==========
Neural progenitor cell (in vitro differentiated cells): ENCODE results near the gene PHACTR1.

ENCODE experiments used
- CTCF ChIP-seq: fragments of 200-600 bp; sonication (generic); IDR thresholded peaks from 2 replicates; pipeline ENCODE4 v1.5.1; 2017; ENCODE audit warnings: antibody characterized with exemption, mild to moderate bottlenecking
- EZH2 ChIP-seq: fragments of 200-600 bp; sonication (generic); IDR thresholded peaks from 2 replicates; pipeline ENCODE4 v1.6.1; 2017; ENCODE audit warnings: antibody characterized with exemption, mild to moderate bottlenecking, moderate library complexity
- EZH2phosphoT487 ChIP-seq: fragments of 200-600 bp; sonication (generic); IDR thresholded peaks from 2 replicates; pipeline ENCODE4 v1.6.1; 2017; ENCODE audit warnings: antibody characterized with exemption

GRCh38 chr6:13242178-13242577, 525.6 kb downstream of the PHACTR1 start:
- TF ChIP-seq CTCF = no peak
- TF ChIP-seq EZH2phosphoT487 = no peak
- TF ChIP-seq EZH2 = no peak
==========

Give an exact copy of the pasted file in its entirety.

Neural progenitor cell (in vitro differentiated cells): ENCODE results near the gene PHACTR1.

ENCODE experiments used
- CTCF ChIP-seq: fragments of 200-600 bp; sonication (generic); IDR thresholded peaks from 2 replicates; pipeline ENCODE4 v1.5.1; 2017; ENCODE audit warnings: antibody characterized with exemption, mild to moderate bottlenecking
- EZH2 ChIP-seq: fragments of 200-600 bp; sonication (generic); IDR thresholded peaks from 2 replicates; pipeline ENCODE4 v1.6.1; 2017; ENCODE audit warnings: antibody characterized with exemption, mild to moderate bottlenecking, moderate library complexity
- EZH2phosphoT487 ChIP-seq: fragments of 200-600 bp; sonication (generic); IDR thresholded peaks from 2 replicates; pipeline ENCODE4 v1.6.1; 2017; ENCODE audit warnings: antibody characterized with exemption

GRCh38 chr6:13242178-13242577, 525.6 kb downstream of the PHACTR1 start:
- TF ChIP-seq CTCF = no peak
- TF ChIP-seq EZH2phosphoT487 = no peak
- TF ChIP-seq EZH2 = no peak